Many individuals that spend a lot of time and energy preparing their wills in the event of their untimely demise never consider provisions for their online estate. If an individual has not exerted any effort to safeguard their digital life, then gaining access to an account might be impossible for those left behind after his or her death.
With an increasing amount of personal financial dealings being stored online in accounts that are password-restricted, it is important to provide access after the account holder’s demise. This can include bank accounts, personal messages, email accounts, and arrangements for automatic bill pay. Piecing together an individual’s virtual estate after their death can cause major confusion and headaches that could take years to unravel.
As an example, an individual with an online account that is separate from a traditional financial banking institution may have all of their notifications and statements electronically delivered. Without knowing it, any heirs to the estate could easily overlook the account simply because they do not know it exists.
Locating Electronic Financial Information
Many attorneys that have to deal with estates often spend days tracking down viable financial information from individuals that do not properly set up their wills. Sometimes, even a fully detailed will cannot solve every problem. Without the account passwords, it can take years to get through the maze in an effort to sort everything out. Survivors need detailed login information. However this is usually only acquired through the court system that has the power to provide legal authority to access accounts. While the process varies between states, in every state, the task is never easy.
This challenging issue is not just limited to banking institutions and financial accounts. Many times, the heirs of an estate would like to save sentimental personal electronic items including online email accounts, stored photos and instant messages. Other problems that can arise include the ability to control an individual’s online profile on social media sites including Twitter or Facebook, after the person has departed. Without the proper login information, access into the account is often denied. Some social networking sites will convert an existing profile page to a memorial page, but only after being requested from a family member.
Access to Domain Names and Blogs
There are trickier situations that often arise after a person has died concerning their electronic estate. These include web-based businesses along with the ownership of domain names, media sites and blogs. Sometimes situations get complicated when a survivor attempts to cancel mobile phone or cable service that is set up on automatic bill pay. Without the proper login information, it is nearly impossible for any family member to gain access to the account and stop the charges.
There are numerous restrictions buried deep in many terms of service agreements that can get tricky when accessing an online account of the deceased individual, even if it is a parent or spouse. Without the necessary paperwork showing control of inheritance, changing an online account might be seen as tampering, or a violation of federal anti-hacking laws.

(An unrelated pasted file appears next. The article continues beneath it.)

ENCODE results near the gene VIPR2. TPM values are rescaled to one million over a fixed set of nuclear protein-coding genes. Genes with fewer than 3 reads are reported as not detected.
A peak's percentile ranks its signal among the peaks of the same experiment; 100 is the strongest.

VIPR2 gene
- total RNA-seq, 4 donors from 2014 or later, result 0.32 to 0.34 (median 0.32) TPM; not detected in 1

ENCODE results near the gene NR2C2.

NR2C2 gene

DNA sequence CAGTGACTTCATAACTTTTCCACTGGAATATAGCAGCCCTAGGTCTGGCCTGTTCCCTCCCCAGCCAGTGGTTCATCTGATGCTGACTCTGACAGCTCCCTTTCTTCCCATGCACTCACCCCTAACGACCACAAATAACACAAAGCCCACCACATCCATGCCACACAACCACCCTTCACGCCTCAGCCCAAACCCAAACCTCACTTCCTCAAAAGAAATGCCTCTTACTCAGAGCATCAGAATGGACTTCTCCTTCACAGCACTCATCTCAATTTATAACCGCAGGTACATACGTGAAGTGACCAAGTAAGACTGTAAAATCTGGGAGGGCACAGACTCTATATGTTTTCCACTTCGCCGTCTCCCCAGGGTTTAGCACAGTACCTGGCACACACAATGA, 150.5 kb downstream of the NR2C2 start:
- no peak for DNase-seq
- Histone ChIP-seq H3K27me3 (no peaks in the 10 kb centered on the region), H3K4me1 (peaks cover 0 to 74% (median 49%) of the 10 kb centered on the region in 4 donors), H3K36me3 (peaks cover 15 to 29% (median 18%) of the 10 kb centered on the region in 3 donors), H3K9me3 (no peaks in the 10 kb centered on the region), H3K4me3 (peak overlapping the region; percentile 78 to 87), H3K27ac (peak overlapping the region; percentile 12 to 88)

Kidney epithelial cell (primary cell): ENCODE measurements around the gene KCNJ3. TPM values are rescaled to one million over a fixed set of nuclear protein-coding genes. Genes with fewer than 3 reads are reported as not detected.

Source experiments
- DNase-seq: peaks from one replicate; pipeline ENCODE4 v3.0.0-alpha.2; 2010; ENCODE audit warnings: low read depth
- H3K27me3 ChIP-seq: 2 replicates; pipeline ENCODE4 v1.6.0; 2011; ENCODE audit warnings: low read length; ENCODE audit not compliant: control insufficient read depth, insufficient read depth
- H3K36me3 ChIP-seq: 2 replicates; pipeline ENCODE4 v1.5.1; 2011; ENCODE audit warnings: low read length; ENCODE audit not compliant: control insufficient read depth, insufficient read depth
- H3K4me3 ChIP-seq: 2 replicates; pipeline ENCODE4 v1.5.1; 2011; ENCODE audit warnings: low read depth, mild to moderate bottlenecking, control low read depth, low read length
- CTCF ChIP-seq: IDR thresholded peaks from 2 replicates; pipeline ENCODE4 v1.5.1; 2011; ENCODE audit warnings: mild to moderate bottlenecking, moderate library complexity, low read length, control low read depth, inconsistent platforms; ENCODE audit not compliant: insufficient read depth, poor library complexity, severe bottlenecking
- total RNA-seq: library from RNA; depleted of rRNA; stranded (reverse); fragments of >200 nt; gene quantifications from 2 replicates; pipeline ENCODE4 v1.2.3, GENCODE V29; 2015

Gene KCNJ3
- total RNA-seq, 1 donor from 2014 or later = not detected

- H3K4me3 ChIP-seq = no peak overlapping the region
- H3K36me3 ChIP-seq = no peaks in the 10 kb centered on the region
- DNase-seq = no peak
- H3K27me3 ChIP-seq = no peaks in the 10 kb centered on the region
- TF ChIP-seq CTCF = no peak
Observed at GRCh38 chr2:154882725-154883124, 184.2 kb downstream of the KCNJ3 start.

Some States Have Passed Laws
Many professionals that handle estate planning indicate that the problem seems to be getting much larger. Recently, numerous states have passed significant legislation that is directly related to the management of digital property after an individual has died. Even with these new laws, many professionals have created significant strategies to handle the problem. They have developed step-by-step instructions on exactly how every heir can gain access to electronic properties to virtually transfer them after the client has died.
Specifically, these strategies include a full detailed inventory of every digital account with a complete updated list of all active passwords. These are passwords that are managed and maintained on a flash drive and locked safely away in a safety deposit box. Additionally, there are dedicated websites that hold information that can be released to a designated beneficiary after the death of a primary account holder.
What to Consider
A digital asset is typically an online account that stores information electronically. Digital assets can include social networking sites, brokerage accounts, online banking, video sites, sites that store photographs, blogs, online consumer transaction sites and much more. In planning an effective electronic estate, it is imperative to consider the following, that includes:
- A complete inventory of all digital assets
- A list of every account and device along with usernames, PINs, passwords, etc.
- Creating power of attorney for an agent of choice
- Provide authority to the will’s executor or the trustee successor
- The avoidance of detailing names and passwords in a revocable trust or will
Without taking some action, many accounts that hold valuable information or access to cash could be potentially gone forever. It is imperative that every individual creates an electronic estate plan that coincides with their physical estate plan to ensure that the beneficiaries have access to the properties that the deceased individual had desired.